“I do!” Viktor answered, choking on his own words. “I do…”


With a clenched jaw, Yakov felt like a knife was twisting in his own heart. Yes, he’d always been hard on Viktor and Yuuri both. He’d thought they were both idiots, but they were idiots in love. Everyone was on the Viktuuri train, including himself, even if he’d refused to show it. But this... This wasn’t love anymore. This was something entirely too familiar to Yakov, and it was that recognition that pulled the words from his mouth. “No, Vitya. You do not love Yusha. You do not destroy those you love just because you cannot help yourself. You leave them long before that happens.” Or let them go when they leave you, just like he’d had to let Lilia go.


“I do love him,” Viktor repeated softly, this time finally shedding tears that Yakov didn’t believe. Those tears weren’t for Yuuri. They were himself.


Yakov sat there silently for a long time contemplating. Originally, he had intended to bail Viktor out and take him back to his apartment, but now he saw the truth. He saw how far Viktor had fallen. Not only had Viktor fallen onto the ice, but he’d fallen all the way through it. Viktor and Yuuri both may not forgive him for a long time, but he had to do this. For both their sakes. Turning the key in the ignition he took off.


It took a good ten minutes before Viktor asked, “Where are we going?”


Yakov’s grip tightened so hard his knuckles went white around the steering wheel. “You need help, Vitya. Badly. But you are beyond anything I can do for you any longer. You need professional help.”


Viktor straightened and he gave his ex-coach an angry frown. “Yakov. Where are you taking me?”


“They are a highly rated and discreet rehab center,” Yakov calmly explained, even though he felt like he was damning his own son. It is for the best. “They will make sure you get the help you need.”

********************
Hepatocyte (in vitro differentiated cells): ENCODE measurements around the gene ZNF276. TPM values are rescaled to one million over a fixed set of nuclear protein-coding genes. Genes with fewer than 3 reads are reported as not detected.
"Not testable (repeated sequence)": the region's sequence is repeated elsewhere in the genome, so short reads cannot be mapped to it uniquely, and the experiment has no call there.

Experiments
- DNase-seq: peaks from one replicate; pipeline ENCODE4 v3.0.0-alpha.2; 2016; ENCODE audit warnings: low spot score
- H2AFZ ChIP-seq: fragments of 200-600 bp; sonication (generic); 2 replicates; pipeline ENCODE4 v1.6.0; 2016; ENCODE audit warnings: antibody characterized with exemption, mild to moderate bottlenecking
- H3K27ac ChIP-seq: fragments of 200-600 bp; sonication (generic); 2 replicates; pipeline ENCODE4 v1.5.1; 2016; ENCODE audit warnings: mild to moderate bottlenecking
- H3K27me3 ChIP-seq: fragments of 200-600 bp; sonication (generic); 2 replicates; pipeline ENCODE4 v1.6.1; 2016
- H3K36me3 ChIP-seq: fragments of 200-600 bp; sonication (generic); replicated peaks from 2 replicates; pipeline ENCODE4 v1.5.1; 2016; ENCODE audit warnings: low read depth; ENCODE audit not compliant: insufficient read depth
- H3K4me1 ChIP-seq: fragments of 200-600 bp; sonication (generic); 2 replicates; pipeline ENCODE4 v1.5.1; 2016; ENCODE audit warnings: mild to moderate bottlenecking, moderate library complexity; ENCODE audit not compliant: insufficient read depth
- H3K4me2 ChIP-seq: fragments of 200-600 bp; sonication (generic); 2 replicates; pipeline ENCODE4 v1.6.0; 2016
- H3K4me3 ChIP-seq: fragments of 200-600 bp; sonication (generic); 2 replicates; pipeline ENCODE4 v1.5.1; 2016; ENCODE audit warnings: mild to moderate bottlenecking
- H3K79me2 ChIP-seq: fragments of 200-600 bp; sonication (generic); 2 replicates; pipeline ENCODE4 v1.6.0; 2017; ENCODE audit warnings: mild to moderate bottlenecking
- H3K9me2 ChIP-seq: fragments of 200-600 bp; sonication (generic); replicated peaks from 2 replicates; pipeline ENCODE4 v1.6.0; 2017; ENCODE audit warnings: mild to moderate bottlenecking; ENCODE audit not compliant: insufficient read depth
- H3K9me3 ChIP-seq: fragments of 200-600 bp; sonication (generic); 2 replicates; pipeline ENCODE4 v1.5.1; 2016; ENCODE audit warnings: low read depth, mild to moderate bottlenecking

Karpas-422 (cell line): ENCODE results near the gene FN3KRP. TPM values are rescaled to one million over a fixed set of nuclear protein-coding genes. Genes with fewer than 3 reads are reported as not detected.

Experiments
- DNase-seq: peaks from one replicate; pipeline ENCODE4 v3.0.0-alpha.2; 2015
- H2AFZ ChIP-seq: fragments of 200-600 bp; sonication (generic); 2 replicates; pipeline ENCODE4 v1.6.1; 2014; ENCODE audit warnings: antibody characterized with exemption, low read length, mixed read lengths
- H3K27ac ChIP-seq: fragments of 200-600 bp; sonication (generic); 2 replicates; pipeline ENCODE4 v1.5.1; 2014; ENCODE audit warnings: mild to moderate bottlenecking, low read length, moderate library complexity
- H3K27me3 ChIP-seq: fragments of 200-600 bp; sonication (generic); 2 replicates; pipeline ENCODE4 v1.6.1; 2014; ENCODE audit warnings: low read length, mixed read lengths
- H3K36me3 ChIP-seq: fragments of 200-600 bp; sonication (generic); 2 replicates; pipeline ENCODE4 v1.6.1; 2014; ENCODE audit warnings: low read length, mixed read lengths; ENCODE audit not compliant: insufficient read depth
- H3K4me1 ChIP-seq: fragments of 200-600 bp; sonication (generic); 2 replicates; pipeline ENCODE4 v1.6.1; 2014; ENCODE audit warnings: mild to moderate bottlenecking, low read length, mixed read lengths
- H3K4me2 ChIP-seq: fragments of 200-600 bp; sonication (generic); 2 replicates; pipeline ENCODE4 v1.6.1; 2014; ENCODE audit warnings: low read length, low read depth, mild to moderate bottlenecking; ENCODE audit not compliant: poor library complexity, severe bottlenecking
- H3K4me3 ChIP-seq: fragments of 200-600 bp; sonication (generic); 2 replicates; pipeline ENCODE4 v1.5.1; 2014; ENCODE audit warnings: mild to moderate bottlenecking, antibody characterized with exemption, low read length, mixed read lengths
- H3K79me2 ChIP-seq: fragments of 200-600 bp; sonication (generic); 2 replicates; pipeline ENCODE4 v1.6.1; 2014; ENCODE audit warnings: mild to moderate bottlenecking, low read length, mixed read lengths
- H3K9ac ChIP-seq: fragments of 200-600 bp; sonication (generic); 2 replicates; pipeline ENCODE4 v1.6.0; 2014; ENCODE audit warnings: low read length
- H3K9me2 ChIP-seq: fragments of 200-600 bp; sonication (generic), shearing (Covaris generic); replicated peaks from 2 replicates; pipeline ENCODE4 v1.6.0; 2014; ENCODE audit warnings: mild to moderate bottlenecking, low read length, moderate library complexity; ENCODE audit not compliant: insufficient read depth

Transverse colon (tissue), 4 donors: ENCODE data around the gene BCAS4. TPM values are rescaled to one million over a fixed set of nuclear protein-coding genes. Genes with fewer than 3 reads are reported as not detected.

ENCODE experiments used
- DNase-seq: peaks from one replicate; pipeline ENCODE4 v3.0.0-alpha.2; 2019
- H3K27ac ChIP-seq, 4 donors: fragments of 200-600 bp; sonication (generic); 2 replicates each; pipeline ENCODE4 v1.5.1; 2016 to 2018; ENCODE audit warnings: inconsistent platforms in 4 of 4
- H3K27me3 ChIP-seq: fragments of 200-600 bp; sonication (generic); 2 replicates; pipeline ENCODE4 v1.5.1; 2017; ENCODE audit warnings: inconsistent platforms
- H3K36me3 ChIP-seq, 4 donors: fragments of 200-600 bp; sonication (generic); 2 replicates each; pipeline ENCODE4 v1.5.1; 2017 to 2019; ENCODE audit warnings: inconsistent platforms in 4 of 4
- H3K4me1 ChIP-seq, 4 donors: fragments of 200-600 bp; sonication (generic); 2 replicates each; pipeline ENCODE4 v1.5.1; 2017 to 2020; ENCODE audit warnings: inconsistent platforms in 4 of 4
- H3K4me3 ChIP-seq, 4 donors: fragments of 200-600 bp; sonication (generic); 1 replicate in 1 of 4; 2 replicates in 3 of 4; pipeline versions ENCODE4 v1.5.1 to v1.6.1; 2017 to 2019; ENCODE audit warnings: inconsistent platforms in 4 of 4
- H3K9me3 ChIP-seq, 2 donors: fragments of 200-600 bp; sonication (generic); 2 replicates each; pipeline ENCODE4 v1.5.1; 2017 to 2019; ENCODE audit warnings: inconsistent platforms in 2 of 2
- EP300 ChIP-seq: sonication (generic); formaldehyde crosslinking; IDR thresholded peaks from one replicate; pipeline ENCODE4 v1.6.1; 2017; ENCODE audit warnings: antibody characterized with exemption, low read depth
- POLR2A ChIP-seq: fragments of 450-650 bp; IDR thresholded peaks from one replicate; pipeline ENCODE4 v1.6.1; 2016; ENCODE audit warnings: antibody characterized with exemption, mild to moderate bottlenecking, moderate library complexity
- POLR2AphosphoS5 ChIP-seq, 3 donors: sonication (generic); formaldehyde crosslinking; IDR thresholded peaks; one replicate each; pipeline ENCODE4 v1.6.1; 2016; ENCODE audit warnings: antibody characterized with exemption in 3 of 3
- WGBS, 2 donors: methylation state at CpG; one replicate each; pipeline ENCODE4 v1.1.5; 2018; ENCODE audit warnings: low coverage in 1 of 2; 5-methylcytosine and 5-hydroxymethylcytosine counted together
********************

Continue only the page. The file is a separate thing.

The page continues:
“A rehab center?!” Viktor’s eyes went wide in disbelief. “Yasha, please, I-I’m alright! I swear! It was an accident, I-”


Yakov barely had time to pull over to the side before he went off on Viktor in a way he didn’t think he was capable. “Accident!? It was an accident that you chose to go to a bar at the airport and leave your husband to coach himself at a National competition right before the Olympics?! It was an accident that you’ve practically been ignoring him out on the ice the last few months? That you’ve been a coach to him in name only? It was an accident that you couldn’t be man enough to admit you needed help before all of this?! No. No, Vitya, this was no accident. This was a choice, and now you must suffer the consequences of it!”


Tears fell down Viktor’s cheeks, eyes bright red. “Please, Yasha… The Olympics. I have to be there for him.”


“You made your choice, Vitya,” Yakov shook his head. “You are no longer Yuuri’s coach. I assume full responsibility of it, and it will be me and only me that sits next to him in Pyeongchang at the kiss-and-cry.”


Viktor actually flinched at that. The rest of the drive was spent in horrible silence, Viktor’s long body curled up towards the door as he stared out the window. It was only when they arrived forty minutes later, Yakov smoothly putting the car in park, that Viktor stirred.